There are lots of ways to start off a lesson beautifully, maningfully, logically, etc. For example, to talk about how your students spent their week (here are 2 worksheets to help), or to ask about their plans, or to discuss the weather/ news, or to remember vocabulary from the previous lesson in some creative way, or to revise some grammar, like here or here, or….well, the list is almost inexhaustible, as I am sure you know). But how do we finish a lesson?
“the homework is on page 5, thanks, see you on Wednesday”?
Well, it’s possible and it happens all the time. But this is not the best way to finish off a good lesson, it seems to me. As we tend remember the last thing we saw/ heard/ did, the last moments of the lesson should be worth remembering..
- My favourite (and the most logical) thing to do before you let your students go is to revisit your notes and to establish a kind of connections betwen different parts of a lesson. What I mean: during a lesson I would usually make notes on a sheet of paper/ whiteboad, jotting down new words/phrases, incorrect sentences I’d like to come back to, examples of good language…And it would be natural to come back to all these (sometimes chaotic, I must admit) things and to ask students to remember what we were talking about at that moment or how something in the list is connected to our lesson.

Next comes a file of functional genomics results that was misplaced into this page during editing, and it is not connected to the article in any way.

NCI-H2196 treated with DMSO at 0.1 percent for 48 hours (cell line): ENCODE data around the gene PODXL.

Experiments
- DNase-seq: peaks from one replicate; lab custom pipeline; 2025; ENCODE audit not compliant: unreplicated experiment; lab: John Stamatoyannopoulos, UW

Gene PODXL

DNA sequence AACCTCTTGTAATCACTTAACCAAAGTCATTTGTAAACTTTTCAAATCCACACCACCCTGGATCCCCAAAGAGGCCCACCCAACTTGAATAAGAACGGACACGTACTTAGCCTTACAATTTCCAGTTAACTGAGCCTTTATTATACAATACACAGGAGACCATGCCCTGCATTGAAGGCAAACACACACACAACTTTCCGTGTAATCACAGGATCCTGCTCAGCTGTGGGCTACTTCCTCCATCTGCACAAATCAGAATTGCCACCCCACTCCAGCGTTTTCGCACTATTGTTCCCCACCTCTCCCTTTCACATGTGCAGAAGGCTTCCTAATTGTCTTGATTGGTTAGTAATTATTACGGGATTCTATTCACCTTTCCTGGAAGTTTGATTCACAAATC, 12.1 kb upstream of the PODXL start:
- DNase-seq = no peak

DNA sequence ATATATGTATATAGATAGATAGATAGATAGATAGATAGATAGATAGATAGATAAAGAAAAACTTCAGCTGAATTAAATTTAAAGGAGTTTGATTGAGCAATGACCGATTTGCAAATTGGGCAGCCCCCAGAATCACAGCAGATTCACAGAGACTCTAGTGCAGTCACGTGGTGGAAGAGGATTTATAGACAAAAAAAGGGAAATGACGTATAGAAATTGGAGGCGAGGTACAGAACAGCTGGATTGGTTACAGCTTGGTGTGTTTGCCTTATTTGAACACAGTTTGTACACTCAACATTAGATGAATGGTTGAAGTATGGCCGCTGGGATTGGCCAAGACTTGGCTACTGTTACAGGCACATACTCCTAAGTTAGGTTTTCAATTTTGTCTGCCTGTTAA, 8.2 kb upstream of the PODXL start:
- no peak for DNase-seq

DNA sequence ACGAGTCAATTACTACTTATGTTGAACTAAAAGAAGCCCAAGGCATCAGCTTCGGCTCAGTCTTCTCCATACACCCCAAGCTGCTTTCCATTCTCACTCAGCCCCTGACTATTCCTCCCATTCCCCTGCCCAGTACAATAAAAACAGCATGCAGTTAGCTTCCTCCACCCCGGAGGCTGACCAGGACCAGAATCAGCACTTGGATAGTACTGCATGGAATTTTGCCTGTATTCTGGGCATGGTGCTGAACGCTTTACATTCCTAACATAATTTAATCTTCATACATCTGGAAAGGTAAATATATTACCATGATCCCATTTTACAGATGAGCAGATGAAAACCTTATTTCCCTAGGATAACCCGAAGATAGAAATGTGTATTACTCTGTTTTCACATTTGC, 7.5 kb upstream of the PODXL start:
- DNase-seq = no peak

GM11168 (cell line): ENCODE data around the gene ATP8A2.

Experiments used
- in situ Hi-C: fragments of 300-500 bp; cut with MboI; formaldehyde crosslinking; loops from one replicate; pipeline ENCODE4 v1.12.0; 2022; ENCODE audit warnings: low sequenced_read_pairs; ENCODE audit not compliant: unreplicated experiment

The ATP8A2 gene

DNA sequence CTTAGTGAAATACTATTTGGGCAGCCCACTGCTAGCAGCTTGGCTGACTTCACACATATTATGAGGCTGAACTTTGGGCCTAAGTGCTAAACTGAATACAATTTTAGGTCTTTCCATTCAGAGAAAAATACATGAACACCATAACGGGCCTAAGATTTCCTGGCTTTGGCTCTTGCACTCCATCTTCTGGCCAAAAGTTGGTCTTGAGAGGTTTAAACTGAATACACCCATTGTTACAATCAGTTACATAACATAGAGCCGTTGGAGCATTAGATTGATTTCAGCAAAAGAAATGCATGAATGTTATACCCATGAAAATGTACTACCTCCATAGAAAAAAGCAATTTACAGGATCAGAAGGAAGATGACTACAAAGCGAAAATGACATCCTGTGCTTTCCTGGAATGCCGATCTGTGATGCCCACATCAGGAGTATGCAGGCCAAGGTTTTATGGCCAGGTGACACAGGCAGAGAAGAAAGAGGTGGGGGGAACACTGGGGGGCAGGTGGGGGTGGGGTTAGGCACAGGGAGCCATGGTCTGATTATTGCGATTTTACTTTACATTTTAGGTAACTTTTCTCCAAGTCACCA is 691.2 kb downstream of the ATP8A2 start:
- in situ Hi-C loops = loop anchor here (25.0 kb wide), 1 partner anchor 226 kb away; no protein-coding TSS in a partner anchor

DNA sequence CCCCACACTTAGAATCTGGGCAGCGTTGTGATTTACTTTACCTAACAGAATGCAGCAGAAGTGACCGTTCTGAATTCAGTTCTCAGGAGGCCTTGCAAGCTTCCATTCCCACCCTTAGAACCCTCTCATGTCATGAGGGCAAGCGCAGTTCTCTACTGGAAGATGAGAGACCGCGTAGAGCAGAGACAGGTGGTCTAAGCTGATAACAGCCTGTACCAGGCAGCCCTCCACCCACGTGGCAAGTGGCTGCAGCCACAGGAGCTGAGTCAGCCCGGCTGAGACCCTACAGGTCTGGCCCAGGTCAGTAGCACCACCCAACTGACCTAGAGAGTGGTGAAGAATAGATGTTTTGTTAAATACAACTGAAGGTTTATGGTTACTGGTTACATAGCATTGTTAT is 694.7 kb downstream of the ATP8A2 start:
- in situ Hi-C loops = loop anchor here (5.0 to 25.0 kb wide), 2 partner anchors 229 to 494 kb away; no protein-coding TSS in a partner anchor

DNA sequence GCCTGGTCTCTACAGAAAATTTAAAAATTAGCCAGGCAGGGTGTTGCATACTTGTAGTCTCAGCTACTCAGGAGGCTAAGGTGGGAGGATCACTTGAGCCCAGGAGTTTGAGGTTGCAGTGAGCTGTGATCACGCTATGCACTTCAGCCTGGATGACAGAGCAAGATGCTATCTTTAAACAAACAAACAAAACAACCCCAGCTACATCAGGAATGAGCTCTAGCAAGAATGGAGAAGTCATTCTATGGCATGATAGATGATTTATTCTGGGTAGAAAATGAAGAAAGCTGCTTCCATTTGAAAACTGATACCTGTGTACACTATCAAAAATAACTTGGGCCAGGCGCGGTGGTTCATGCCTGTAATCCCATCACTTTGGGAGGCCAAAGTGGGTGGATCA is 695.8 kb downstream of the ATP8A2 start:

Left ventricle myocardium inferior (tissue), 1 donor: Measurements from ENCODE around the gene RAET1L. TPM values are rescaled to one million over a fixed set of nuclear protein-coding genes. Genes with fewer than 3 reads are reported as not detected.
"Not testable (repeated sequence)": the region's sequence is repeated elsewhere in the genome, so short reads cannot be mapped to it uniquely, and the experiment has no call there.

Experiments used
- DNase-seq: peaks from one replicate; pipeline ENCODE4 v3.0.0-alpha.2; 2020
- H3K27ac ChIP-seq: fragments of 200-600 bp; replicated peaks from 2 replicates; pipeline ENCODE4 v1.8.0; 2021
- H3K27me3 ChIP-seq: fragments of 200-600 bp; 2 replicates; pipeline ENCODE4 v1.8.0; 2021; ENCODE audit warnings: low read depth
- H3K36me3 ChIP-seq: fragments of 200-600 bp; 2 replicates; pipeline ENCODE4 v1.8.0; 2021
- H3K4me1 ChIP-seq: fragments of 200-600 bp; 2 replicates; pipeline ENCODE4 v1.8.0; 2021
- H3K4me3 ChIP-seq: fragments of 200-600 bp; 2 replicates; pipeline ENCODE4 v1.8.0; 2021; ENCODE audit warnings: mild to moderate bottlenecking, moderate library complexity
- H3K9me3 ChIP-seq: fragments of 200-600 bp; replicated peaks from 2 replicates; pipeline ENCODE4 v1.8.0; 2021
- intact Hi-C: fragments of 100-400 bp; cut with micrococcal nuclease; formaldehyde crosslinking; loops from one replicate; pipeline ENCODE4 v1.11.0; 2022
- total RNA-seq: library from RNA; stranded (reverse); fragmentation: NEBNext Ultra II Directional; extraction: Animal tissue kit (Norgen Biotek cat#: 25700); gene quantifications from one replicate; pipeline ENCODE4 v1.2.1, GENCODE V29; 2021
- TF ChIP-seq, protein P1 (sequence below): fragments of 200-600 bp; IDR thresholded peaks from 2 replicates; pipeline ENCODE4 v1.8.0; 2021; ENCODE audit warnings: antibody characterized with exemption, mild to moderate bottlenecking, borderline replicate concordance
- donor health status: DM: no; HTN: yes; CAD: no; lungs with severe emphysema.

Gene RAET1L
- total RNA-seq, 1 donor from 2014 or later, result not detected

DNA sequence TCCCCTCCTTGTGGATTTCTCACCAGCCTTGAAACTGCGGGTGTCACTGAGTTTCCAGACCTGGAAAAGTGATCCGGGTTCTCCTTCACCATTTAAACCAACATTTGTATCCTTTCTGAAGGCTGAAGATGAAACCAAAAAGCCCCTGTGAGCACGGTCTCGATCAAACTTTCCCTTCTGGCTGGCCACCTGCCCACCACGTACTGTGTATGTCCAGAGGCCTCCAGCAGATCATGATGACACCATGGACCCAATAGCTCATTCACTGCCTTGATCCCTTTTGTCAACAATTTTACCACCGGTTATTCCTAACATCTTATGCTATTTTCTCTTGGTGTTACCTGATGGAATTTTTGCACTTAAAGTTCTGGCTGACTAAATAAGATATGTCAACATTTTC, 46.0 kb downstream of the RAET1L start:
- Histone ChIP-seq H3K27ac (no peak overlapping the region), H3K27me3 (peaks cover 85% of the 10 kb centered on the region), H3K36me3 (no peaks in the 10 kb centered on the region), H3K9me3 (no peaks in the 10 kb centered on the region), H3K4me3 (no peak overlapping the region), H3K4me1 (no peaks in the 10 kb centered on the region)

It works well because:
- students see and remember how much was covered during a class
- students establish memory connections between different parts of the lesson and once again voice these connections
- students get an opportunity to revise new vocabulary or grammar once again
- Another nice (a bit NLP-style) way is to ask your student(s) what they consider was the most
- … (any other adjective you think appropriate)
thing during the lesson.
This works well because
- students get to prioritise and evaluate what they’ve done during a lesson – what was the most useful word they’ve come to know, how well they’ve learned to present, etc.
- and they can compare their experiences and impressions with all the rest in class.
I am sure that if you don’t do this when the lesson is over, your students will remember much less when they leave. In other words, it’s always great when students have something to take away with them from each lesson.
- What you can also do is to come back to your lesson plan (if you have one drafted on the whiteboard, that is), and to ask your students to check if you’ve done everything you’ve planned.
Works well because, once again, it gives your students (and you too) that invaluable sense of completion and a kind of pride, too – for how much you’ve achieved!